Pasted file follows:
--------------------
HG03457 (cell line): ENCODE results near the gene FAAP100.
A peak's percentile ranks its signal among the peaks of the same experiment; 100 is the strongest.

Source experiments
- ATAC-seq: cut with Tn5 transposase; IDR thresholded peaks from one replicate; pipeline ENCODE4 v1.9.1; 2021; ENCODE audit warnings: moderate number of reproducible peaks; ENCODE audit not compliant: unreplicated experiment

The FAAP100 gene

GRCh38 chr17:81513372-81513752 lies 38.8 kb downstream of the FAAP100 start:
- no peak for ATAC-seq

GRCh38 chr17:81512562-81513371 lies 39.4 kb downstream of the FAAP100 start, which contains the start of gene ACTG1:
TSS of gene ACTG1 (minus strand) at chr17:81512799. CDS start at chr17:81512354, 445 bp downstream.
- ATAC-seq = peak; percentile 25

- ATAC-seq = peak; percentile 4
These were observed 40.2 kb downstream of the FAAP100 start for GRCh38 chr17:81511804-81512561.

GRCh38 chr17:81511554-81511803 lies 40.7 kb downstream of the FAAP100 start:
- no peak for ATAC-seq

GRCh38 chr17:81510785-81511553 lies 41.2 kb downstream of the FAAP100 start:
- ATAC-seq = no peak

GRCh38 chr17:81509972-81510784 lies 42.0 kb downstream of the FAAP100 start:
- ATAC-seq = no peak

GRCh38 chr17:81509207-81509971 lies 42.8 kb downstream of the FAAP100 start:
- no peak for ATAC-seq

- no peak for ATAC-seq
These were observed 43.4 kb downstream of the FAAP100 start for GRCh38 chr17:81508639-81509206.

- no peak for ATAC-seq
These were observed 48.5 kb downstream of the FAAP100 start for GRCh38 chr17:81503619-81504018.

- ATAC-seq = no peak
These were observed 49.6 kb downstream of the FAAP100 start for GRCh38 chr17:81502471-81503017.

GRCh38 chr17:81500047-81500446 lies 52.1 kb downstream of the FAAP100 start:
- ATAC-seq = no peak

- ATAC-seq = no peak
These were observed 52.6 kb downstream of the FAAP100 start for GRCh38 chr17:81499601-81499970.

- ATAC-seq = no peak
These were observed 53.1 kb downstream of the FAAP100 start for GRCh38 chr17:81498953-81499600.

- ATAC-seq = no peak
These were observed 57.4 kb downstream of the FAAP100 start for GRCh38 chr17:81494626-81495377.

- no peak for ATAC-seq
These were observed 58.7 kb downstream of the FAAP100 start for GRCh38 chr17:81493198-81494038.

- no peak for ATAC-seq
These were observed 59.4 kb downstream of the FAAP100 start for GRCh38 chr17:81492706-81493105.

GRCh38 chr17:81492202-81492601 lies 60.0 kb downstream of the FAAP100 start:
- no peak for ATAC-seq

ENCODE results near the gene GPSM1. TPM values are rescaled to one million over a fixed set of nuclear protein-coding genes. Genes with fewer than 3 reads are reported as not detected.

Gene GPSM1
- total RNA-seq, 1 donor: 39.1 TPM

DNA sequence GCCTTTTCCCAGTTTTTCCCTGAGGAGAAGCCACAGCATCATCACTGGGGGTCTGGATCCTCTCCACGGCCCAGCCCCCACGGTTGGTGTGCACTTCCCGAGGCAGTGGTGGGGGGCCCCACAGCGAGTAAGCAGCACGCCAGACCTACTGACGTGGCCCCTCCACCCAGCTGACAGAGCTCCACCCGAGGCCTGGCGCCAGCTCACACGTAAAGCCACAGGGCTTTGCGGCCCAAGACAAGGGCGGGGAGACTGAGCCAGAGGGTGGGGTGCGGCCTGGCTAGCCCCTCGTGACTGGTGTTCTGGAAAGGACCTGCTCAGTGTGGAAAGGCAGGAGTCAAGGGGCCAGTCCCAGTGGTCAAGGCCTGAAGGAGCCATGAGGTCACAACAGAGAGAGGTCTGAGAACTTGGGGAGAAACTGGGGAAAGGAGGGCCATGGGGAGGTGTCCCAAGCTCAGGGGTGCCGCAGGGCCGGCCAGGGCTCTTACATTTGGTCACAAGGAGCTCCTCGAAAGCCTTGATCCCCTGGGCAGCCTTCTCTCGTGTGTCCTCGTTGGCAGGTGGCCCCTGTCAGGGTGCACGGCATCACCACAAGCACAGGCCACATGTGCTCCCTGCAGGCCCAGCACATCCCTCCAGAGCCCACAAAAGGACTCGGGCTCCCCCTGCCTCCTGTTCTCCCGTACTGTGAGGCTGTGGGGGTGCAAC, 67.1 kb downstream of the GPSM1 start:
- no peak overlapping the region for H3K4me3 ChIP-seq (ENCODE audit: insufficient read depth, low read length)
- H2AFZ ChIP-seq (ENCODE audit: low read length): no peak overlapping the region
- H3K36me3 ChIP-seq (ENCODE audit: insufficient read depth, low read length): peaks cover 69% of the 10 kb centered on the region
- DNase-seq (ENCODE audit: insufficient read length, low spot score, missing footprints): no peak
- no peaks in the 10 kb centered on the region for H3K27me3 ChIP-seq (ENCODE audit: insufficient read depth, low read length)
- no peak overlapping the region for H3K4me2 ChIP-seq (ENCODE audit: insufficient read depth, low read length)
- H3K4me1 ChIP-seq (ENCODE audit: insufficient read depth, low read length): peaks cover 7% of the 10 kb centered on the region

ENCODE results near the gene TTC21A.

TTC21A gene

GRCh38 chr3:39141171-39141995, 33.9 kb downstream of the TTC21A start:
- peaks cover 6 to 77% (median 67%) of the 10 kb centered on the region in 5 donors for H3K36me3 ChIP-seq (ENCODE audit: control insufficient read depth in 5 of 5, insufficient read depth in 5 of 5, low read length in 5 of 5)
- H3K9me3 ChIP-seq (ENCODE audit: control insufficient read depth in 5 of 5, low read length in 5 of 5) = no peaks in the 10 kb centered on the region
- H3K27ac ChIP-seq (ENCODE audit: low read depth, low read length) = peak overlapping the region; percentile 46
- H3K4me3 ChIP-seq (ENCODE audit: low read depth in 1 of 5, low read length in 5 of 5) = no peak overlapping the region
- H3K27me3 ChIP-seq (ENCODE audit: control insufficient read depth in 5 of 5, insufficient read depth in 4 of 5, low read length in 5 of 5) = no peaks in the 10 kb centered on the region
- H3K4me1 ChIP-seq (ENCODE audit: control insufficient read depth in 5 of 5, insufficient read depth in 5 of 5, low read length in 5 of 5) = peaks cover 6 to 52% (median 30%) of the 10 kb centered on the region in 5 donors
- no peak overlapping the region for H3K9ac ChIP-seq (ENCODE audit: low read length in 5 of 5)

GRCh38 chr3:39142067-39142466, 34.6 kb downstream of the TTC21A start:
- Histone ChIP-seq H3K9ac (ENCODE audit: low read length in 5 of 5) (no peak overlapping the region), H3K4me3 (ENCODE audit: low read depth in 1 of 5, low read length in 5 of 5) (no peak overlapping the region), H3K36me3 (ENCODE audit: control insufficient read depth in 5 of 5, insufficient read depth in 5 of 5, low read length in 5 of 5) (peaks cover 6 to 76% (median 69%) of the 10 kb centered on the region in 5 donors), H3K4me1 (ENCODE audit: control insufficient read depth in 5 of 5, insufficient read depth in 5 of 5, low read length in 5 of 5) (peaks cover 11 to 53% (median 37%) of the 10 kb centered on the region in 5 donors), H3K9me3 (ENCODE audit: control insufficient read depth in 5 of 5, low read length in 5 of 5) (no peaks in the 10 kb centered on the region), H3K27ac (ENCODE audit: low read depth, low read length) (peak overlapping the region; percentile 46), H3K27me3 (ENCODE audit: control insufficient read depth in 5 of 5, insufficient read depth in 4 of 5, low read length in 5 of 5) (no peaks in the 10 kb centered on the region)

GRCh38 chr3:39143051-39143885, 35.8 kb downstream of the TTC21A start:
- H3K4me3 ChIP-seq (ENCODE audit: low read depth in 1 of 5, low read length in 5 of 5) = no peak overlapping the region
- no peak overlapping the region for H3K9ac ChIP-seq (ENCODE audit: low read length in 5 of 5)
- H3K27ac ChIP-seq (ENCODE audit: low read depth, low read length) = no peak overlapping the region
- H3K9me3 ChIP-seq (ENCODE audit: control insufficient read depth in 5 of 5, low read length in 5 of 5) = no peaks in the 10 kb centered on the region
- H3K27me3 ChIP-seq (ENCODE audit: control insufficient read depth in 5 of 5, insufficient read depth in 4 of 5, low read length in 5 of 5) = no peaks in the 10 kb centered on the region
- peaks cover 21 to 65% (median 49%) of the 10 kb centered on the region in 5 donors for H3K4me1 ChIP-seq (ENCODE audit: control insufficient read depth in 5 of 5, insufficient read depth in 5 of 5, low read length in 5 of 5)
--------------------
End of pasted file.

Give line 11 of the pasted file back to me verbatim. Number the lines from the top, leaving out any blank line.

- ATAC-seq = peak; percentile 4